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SOS Rhino : In the News : Archived News : October 2000 : Rhino park to be lost to farm plan: The Zimbabwean regime plans to take the rhino-breeding ranch for its farm allocation program
 

Rhino park to be lost to farm plan: The Zimbabwean regime plans to take the rhino-breeding ranch for its farm allocation program

 
The Vancouver Sun
October 28, 2000

WEDZA, Zimbabwe - The Mugabe government on Friday added to its farmland-reallocation program a cattle ranch that is home to successful breeding program for the endangered black rhinoceros.

''If they do take it over, there will no animals any more,'' said John Travers, 47, who runs the park. ''They would all be snared and poached. The rhino project would cease to exist. It would be the end of everything here.''

Among the mostly white- owned 2,295 properties so far identified for resettlement by blacks are the most highly developed agricultural estates in the country, schools, hospitals, missions, already resettled farms, a huge state-owned fuel-storage-tank facility and large chunks of wildlife conservancies in semi-desert incapable of sustaining anything except hardy game. But even among these, the absurdity of setting aside the Imire game farm for subsistence agriculture is conspicuous.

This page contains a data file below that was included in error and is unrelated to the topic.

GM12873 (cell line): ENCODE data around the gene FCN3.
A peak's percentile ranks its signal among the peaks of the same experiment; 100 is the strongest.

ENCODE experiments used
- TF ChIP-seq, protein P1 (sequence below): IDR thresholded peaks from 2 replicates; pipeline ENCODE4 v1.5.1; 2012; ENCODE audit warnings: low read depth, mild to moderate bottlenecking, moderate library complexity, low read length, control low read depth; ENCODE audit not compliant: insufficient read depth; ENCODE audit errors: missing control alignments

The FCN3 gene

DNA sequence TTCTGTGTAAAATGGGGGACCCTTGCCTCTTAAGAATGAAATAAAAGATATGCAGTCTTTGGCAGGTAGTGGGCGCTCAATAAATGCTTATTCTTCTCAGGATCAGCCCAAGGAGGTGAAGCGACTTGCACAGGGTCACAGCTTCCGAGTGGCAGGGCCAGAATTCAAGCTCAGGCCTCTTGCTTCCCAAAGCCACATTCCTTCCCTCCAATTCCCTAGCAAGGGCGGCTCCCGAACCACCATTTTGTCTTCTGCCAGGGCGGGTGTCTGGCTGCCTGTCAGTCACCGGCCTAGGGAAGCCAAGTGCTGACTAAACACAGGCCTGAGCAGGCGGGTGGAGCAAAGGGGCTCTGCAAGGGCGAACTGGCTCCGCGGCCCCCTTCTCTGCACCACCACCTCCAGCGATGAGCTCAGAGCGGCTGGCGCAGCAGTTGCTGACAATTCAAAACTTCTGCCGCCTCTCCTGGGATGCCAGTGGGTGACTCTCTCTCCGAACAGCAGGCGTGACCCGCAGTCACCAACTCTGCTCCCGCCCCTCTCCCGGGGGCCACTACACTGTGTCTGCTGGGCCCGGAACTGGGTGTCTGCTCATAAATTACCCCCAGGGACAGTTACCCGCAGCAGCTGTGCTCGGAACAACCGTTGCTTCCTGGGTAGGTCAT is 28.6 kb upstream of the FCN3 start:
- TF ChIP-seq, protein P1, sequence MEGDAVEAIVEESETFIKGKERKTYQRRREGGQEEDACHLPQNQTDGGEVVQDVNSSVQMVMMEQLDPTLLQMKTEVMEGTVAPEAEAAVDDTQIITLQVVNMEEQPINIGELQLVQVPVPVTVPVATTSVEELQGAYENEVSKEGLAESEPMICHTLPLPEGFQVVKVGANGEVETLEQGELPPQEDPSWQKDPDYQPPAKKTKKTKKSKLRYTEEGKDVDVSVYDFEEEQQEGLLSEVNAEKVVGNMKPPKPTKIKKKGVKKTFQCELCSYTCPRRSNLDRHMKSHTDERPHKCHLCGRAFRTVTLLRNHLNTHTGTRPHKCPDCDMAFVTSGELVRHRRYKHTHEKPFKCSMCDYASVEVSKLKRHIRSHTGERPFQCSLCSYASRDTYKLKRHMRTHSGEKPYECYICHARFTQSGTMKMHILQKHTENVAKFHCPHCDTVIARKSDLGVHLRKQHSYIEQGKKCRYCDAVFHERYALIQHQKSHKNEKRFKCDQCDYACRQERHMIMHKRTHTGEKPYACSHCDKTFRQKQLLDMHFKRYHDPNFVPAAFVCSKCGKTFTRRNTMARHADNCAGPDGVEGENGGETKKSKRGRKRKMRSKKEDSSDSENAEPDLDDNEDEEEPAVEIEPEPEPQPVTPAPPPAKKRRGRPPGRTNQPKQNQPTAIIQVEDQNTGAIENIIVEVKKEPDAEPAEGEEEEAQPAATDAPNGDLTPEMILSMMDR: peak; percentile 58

Imire's rhino were collected in 1986 to rescue the few score survivors of the relentless poaching of the world's largest wild population of black rhino.

Animal scientists had scorned the plans of Norman Travers, John's father, to breed rhino alongside cattle on his farm, believing the environment was ''completely unsuitable.''

Rhinos have a gestation period of 15 months, and in the wild mate again only after three years, when the calf leaves its mother. The Imire program doubled the rate of reproduction by weaning the calves at three months, removing them from their mothers and hand- rearing them.

So far six calves have been successfully returned to a specially protected rhino zone in the Zambezi Valley.




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